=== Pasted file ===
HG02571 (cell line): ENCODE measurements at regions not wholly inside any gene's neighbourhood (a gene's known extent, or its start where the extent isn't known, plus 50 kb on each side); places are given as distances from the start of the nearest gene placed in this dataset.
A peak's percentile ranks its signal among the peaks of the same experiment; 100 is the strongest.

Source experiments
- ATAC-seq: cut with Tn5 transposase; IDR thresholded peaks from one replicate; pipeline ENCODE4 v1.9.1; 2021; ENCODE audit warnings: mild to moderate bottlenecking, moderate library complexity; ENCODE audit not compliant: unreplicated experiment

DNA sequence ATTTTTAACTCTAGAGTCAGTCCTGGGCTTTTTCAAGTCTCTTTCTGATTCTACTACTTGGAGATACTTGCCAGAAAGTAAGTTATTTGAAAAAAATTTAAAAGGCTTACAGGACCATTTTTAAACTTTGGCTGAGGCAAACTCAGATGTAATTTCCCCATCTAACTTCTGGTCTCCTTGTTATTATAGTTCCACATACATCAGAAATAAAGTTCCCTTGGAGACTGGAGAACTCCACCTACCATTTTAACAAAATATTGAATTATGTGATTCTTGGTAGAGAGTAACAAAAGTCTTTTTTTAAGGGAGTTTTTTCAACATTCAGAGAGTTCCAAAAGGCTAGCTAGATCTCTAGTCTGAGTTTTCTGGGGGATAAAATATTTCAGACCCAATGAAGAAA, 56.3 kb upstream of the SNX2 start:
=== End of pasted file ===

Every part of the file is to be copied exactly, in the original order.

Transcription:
HG02571 (cell line): ENCODE measurements at regions not wholly inside any gene's neighbourhood (a gene's known extent, or its start where the extent isn't known, plus 50 kb on each side); places are given as distances from the start of the nearest gene placed in this dataset.
A peak's percentile ranks its signal among the peaks of the same experiment; 100 is the strongest.

Source experiments
- ATAC-seq: cut with Tn5 transposase; IDR thresholded peaks from one replicate; pipeline ENCODE4 v1.9.1; 2021; ENCODE audit warnings: mild to moderate bottlenecking, moderate library complexity; ENCODE audit not compliant: unreplicated experiment

DNA sequence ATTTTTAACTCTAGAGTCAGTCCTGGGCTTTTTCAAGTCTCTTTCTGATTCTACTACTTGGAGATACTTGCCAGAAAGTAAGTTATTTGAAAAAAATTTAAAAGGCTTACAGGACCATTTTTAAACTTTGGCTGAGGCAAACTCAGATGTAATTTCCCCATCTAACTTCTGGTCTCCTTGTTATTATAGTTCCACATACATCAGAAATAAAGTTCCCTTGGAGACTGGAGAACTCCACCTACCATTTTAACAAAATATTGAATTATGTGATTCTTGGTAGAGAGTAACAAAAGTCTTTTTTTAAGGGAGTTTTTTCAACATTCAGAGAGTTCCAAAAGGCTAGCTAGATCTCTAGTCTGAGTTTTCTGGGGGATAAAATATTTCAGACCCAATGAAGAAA, 56.3 kb upstream of the SNX2 start: